Bold plans proposed for Edinburgh’s city centre and key transport corridors

Bold plans proposed for Edinburgh’s city centre and key transport corridors

Artist's impression of Canongate following the implementation of Edinburgh city centre measures

An approach to the future design of Edinburgh’s streets to create a more connected, welcoming environment has been published for consideration by councillors.

Our Future Streets – a circulation plan for Edinburgh, will be debated at the local authority’s Transport and Environment Committee on Thursday. It sets out an approach to how space is allocated on the city’s streets, focusing on neighbourhoods, key transport corridors and the city centre. This will help to deliver the aims and objectives of the City Mobility Plan (CMP), which envisions sustainable, safe and effective movement of people and goods around Edinburgh.

As part of Our Future Streets, the Street Allocation Framework (SAF) presents a series of principles for delivering these aims and would form the starting point for the design of all future street projects. Defined principles and a set of indicative maps will help to achieve a better balance for demands on space in any prospective projects, prioritising better walking/wheeling, cycling, public transport and places for everyone. The process also considers how to deliver a clear and coherent network for general traffic. The Framework would be incorporated into the development of schemes, alongside stakeholder engagement, public consultation and design appraisal.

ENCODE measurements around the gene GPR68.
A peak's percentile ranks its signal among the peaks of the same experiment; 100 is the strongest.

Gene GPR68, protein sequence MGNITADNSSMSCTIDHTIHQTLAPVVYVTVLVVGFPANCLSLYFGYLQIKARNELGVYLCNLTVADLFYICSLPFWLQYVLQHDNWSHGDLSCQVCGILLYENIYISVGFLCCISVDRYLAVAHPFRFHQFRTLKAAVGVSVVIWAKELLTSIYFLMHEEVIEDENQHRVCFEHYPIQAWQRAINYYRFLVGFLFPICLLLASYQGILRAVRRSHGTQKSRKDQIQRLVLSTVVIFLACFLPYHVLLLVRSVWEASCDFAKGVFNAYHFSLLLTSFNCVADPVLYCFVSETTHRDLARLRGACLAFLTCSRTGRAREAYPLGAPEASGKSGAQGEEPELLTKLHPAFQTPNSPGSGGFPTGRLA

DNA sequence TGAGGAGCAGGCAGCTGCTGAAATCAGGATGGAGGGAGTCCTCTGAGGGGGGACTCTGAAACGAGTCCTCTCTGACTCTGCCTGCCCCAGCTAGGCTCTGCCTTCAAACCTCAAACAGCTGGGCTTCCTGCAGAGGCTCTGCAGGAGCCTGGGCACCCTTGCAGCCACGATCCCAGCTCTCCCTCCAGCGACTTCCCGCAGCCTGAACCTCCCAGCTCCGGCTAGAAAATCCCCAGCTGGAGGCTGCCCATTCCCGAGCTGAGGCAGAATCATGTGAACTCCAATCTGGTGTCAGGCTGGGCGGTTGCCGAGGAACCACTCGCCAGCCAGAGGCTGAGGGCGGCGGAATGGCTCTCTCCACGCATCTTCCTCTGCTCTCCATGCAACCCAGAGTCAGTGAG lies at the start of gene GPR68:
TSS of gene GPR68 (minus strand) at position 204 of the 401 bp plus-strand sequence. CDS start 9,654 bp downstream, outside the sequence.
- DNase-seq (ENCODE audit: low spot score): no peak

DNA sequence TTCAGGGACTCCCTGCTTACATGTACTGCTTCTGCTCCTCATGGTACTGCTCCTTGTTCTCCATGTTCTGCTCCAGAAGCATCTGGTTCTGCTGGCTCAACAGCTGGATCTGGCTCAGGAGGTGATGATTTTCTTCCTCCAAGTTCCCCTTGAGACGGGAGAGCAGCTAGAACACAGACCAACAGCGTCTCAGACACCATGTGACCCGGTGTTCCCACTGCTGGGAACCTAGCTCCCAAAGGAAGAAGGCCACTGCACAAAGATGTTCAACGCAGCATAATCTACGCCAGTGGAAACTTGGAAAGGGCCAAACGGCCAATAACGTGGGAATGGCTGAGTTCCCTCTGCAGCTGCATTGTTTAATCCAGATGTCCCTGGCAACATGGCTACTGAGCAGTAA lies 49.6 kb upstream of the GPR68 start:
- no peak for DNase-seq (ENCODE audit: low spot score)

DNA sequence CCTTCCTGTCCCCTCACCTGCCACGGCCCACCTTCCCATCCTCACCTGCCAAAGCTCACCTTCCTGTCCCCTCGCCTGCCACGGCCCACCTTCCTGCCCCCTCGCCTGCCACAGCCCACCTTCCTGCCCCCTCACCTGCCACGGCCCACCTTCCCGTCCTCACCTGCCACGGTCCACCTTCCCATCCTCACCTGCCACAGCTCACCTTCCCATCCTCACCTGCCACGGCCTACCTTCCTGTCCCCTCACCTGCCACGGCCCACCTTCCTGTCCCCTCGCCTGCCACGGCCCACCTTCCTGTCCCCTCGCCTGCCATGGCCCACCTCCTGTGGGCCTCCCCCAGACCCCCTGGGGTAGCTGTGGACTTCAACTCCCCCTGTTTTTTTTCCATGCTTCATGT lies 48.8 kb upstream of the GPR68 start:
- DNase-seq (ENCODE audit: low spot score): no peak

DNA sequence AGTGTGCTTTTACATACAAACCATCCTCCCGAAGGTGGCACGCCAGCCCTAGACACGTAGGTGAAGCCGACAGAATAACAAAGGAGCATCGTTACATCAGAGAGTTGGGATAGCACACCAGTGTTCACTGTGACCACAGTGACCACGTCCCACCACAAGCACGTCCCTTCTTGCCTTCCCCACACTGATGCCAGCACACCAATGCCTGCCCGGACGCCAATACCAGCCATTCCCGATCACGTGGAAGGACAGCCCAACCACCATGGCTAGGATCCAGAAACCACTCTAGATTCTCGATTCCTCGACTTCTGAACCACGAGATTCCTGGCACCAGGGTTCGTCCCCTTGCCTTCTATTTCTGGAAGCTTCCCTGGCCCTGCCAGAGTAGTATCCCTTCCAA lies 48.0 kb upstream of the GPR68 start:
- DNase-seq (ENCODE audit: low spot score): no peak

Under this place-based approach, the report also recommends taking Edinburgh City Centre Transformation (ECCT) further to reduce vehicle dominance, improving conditions for pedestrians and placemaking while contributing to the city’s ambition to reduce car kms travelled by 30% by 2030.